With essentially a full moon and just a slight breeze, this was a 
delightful morning for owling.   While there weren't a lot of 
individuals, there was a nice collection of species.

2:38am  Short-eared Owl (1). Gage Road, Addison.  This bird flew over to 
see me shortly after I arrived and was out of the car.  It was making 
the characteristic scratchy bark call as it approached, as it flew 
around me, and then as it departed until I could hear it no more.

3:11am  Northern Saw-whet Owl (2).  Brilyea Access, Addison, near head 
of western trail.  Both birds were giving wail calls.  One of the birds 
called intermittently for the 16 minutes I was there, giving three 
versions of the wail call, one being a wavering-wail call.

3:42am  Great Horned Owl (1).  Arnold Bay Road (not Adams Ferry Road),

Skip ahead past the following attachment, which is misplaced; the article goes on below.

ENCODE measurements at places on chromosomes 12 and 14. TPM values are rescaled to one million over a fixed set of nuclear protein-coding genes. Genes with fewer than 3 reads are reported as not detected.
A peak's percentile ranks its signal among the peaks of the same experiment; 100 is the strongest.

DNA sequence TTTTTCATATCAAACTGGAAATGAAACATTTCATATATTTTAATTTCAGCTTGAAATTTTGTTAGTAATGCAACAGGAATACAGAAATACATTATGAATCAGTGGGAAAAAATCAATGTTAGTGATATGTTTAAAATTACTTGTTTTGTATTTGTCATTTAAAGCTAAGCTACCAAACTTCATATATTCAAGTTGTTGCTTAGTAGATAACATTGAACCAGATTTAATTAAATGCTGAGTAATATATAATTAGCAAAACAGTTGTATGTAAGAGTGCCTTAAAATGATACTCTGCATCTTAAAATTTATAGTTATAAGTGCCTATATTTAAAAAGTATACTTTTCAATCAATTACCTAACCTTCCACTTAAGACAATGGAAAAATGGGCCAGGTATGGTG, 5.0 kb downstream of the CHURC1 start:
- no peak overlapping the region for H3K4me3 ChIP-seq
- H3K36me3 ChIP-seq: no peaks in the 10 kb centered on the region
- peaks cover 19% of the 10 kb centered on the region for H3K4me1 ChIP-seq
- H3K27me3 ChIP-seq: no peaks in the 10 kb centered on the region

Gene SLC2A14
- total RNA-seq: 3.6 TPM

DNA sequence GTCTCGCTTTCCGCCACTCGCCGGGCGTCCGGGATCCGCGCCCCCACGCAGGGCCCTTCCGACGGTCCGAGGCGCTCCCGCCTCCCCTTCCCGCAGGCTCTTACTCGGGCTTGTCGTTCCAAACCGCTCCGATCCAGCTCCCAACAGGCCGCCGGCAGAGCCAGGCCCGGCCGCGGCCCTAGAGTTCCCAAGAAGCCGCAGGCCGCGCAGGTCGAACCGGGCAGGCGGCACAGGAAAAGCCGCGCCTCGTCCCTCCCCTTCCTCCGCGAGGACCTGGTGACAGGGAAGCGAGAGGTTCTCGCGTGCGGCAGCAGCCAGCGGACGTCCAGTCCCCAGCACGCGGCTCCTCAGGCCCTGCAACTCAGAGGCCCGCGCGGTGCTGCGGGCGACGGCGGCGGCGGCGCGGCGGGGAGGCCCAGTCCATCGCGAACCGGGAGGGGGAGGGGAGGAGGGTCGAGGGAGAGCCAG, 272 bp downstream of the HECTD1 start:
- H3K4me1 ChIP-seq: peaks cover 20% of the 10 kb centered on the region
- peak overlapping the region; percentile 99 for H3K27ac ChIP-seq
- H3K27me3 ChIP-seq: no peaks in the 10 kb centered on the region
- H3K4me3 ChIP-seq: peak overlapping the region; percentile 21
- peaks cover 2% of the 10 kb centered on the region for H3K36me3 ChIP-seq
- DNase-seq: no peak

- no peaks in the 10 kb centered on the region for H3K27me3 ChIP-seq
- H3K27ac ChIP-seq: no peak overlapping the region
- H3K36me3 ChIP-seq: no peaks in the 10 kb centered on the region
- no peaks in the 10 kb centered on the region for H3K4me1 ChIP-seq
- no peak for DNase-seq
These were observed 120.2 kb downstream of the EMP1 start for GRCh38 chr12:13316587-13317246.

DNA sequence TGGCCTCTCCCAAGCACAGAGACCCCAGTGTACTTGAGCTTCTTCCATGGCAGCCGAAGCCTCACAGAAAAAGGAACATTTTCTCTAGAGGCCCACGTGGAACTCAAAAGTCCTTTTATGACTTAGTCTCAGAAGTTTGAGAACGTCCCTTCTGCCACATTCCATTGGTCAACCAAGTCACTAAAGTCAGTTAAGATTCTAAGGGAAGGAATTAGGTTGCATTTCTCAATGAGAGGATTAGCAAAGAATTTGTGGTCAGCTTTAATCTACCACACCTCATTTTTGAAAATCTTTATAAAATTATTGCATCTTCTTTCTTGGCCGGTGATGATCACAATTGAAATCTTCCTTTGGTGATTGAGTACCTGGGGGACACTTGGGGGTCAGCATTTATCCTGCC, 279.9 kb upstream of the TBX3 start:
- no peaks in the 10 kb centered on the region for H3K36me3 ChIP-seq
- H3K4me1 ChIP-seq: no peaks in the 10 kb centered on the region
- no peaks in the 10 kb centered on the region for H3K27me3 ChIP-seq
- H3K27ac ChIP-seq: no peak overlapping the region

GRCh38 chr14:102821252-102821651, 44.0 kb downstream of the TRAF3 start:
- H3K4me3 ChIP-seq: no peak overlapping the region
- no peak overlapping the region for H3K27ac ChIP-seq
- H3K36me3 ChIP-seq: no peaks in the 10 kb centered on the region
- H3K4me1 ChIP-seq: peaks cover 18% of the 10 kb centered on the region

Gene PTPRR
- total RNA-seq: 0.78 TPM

Ferrisburgh; in forested section.  Characteristic hoot song.

4:42am  Eastern Screech Owl (1).  Farrell Access, Addison.  Tremolo from 
woods on other side of Dead Creek waters.

5:06am  Barred Owl (1).  Drake Road, Weybridge.  Hooaww call.
At Brilyea Access, the waters of Dead Creek adjacent to the first and 
second pullout were jam-packed with noisy Snow Geese.  Under the 
brilliant moon they were much brighter than ghostly images ... and 
easily counted.  They were neither upset by my car or me, though they 
all seemed to want to tell me something at the same time.

I counted them by 50s/100s twice, once as I passed southward and then 
again on my return.  Once back home, I compared the area covered by the 
birds with aerial photos I took a couple of years ago of a flock of 3300 
which was at the pond that can be barely seen south of the viewing 
area.  I was able to count that flock by ones using the photos.  I also 
had a picture from the photo flight of that flock flying over Dead Creek 
where the birds were this morning.  These techniques yielded a range of 
2800 to 3400 birds, which averaged gives 3100 geese.